The Ontario government just lopped another $2.1 billion off their 2012-13 deficit estimate, cutting it from $11.9 billion (as of January) to $9.8 billion. This means that since 2010 when they started their public sector austerity drive, they have now cut their deficit estimates by $18.1 billion.
Deficit (in billions of dollars)
Reduction in Deficit (billions)
Since the 2012 Budget, the government has repeatedly cuts its deficit forecast for 2012-13. It started this year estimating a $15.2 billion deficit (just slightly lower than it estimated in 2010, as noted above). It now puts the deficit at a whopping $5.4 billion less.
That is one mighty big error over the course of just one year.
To put it in perspective, the government only hoped to save $8.8 billion over 3 years through the wage freeze and concessions it proposed for public sector workers last summer.
The attack on collective bargaining by the McGuinty government led to a lot of trouble and disruption for savings that were being achieved largely through other means -- and at a faster rate.
Despite the consistent write down of the deficit during the course of the fiscal year, the McGuinty /Duncan government (for political reasons) intensified its attacks on public sector workers and collective bargaining, changing its position last summer from demands for a two year wage freeze to one where it demanded concessions (as well as the wage freeze).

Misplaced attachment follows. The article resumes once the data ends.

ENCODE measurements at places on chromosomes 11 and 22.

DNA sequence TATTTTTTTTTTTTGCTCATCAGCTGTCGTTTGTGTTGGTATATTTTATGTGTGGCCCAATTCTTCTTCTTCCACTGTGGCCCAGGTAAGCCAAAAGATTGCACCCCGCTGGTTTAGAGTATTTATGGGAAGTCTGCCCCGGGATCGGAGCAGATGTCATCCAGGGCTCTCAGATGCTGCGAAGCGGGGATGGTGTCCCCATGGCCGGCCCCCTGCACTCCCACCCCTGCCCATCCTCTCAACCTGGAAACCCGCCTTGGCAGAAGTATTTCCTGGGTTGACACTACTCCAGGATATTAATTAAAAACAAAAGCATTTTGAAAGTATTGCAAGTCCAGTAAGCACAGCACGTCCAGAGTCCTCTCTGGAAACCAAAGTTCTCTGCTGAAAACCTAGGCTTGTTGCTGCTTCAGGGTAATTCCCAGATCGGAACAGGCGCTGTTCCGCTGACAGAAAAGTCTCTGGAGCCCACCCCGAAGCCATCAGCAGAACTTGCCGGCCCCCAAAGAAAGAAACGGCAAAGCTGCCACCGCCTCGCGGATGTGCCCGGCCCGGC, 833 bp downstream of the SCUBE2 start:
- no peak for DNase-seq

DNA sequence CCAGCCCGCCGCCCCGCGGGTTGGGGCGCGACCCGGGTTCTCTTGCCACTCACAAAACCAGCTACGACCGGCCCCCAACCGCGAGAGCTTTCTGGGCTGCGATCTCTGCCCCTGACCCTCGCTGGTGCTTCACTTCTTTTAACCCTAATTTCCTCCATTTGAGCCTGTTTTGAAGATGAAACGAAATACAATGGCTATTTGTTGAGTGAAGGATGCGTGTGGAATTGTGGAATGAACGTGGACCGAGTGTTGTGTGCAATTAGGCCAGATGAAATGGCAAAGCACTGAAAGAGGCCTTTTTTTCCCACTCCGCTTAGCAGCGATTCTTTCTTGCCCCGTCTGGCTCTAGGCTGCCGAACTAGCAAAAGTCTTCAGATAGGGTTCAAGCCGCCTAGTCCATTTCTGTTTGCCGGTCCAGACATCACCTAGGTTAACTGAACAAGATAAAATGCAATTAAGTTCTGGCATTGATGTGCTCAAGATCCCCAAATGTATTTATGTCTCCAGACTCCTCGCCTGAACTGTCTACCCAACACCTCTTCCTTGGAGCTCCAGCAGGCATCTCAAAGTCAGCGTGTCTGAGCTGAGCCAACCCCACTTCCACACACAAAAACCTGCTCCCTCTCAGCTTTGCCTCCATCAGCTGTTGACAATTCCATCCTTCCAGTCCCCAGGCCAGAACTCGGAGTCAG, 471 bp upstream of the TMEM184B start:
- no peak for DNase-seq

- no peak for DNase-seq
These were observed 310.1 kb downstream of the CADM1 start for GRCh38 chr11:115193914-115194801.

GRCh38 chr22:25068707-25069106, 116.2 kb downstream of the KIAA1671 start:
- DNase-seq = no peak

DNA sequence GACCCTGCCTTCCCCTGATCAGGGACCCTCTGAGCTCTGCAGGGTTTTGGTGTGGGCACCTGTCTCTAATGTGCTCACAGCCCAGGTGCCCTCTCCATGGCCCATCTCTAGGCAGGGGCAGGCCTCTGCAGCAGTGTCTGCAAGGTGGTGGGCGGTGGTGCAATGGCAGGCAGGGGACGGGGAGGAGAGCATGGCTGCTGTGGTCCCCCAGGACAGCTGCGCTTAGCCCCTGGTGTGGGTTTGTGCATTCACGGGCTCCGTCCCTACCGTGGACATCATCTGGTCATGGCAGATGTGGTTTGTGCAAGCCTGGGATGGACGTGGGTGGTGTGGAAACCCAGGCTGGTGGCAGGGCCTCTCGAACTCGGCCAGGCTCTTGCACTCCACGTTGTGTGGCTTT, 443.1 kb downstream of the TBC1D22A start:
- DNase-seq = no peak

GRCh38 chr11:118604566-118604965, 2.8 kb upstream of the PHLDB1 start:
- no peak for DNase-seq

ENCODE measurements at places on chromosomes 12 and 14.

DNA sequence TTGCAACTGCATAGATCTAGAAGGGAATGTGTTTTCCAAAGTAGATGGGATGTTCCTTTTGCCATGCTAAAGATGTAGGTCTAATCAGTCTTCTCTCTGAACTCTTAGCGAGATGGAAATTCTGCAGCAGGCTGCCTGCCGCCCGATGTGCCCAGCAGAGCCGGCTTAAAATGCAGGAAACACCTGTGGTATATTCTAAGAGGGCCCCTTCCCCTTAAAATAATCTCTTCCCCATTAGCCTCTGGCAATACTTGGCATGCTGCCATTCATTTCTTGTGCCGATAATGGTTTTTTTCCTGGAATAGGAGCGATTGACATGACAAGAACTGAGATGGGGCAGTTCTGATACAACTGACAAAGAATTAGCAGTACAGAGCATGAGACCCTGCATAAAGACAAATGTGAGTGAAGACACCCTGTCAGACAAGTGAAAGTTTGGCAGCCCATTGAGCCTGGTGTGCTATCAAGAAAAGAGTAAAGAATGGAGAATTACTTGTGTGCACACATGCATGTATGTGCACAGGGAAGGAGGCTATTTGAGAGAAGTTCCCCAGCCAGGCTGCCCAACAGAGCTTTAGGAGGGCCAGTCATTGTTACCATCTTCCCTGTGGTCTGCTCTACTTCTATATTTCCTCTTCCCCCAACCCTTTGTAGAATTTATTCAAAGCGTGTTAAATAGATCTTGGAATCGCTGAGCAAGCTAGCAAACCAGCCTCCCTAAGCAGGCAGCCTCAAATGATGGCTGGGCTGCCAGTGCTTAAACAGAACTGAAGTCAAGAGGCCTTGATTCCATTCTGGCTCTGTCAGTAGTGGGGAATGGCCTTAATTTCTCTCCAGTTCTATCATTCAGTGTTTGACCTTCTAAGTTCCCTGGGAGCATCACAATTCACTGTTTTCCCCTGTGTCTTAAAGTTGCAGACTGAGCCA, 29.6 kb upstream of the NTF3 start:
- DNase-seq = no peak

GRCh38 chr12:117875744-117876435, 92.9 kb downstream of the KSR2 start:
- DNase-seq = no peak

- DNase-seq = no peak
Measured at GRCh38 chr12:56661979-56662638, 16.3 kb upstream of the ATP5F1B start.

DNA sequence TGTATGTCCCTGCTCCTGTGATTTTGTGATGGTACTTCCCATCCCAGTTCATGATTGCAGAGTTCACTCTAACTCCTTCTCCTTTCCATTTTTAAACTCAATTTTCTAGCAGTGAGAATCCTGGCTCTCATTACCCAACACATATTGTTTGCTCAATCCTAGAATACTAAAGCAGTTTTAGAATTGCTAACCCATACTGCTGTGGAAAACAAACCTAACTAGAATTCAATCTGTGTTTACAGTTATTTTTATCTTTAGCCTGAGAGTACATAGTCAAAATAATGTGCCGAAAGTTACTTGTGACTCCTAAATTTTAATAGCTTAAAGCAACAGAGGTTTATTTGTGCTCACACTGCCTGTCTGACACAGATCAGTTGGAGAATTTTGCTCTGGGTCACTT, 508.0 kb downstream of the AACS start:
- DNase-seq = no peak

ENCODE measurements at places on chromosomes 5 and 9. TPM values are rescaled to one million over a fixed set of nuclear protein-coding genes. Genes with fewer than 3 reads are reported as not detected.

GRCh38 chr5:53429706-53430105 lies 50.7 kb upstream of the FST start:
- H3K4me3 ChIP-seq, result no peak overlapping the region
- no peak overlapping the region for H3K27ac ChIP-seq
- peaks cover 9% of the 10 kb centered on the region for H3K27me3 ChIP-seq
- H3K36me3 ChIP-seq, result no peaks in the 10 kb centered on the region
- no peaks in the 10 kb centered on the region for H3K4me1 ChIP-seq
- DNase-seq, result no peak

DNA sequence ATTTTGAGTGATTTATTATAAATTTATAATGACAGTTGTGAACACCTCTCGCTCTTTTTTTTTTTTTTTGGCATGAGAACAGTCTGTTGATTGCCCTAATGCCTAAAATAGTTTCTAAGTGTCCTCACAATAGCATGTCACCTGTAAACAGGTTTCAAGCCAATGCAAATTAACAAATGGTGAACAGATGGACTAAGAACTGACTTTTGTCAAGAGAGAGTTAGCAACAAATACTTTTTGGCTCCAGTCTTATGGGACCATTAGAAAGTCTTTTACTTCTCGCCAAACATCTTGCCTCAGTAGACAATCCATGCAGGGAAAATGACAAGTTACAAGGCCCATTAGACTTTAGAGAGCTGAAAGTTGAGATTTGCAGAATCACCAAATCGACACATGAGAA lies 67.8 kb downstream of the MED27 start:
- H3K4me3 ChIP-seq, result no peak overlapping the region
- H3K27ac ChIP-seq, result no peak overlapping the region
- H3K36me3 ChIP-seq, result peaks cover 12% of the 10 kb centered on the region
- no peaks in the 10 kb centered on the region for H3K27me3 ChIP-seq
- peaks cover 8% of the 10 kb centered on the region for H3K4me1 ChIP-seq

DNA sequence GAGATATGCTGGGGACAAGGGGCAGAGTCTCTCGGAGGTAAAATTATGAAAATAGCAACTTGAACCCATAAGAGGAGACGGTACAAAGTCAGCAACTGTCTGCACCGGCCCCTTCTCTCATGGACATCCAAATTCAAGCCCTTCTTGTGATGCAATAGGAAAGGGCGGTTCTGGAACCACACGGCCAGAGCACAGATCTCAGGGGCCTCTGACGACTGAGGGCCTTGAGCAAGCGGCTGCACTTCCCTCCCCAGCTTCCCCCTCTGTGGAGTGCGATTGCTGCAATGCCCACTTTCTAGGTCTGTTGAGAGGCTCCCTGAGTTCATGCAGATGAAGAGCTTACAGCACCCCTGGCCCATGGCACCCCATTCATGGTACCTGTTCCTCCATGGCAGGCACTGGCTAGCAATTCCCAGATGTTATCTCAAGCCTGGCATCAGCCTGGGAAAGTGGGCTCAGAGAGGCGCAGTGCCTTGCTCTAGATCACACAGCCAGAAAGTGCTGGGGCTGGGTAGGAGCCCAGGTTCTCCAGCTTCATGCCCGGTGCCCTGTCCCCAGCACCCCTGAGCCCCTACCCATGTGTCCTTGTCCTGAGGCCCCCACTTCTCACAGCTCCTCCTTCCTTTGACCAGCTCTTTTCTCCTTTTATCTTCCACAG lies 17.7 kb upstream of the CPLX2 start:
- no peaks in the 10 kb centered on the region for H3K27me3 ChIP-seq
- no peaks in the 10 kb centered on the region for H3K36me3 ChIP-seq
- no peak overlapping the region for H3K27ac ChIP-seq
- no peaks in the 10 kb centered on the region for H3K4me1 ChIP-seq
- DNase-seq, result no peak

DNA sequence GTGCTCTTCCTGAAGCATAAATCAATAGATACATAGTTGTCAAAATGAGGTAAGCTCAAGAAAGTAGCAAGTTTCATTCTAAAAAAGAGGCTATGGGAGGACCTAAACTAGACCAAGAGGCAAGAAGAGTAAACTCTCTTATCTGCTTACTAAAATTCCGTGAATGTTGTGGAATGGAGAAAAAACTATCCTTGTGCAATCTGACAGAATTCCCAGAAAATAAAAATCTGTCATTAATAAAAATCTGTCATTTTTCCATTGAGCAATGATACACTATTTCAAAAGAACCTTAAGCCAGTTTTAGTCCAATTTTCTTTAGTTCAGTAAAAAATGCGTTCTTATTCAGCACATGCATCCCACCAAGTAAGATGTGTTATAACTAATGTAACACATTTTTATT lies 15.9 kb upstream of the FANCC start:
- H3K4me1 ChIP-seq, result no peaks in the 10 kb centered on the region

Perhaps the Wynne government has dialed it down a bit on free collective bargaining. But will it do likewise on public services? Comments from the new Minister of Finance, Charles Sousa, suggest otherwise. He told (who else?) a corporate crowd yesterday that he would deliver a funding increase of less than 1%.
That would actually be a cut from Dwight Duncan's budget last year. There, total spending was supposed to increase 1.4% (with program spending budgeted to increase 1.2% --see Budget table 2.31 ). In the previous year, 2011-12, total spending increased 2.8%, and in 2010-11 spending increased 4.9%.
With the population growing about 1.15% per year and inflation estimated for this year and the next two at 2% by the Ontario government, a spending increase of less than 1% would mean a very significant real decrease in public services -- even assuming ambitious efficiency gains.
Indeed, the nominal funding increase proposed for 2013-14 is worse than last year under Dwight Duncan. And if inflation does goes higher...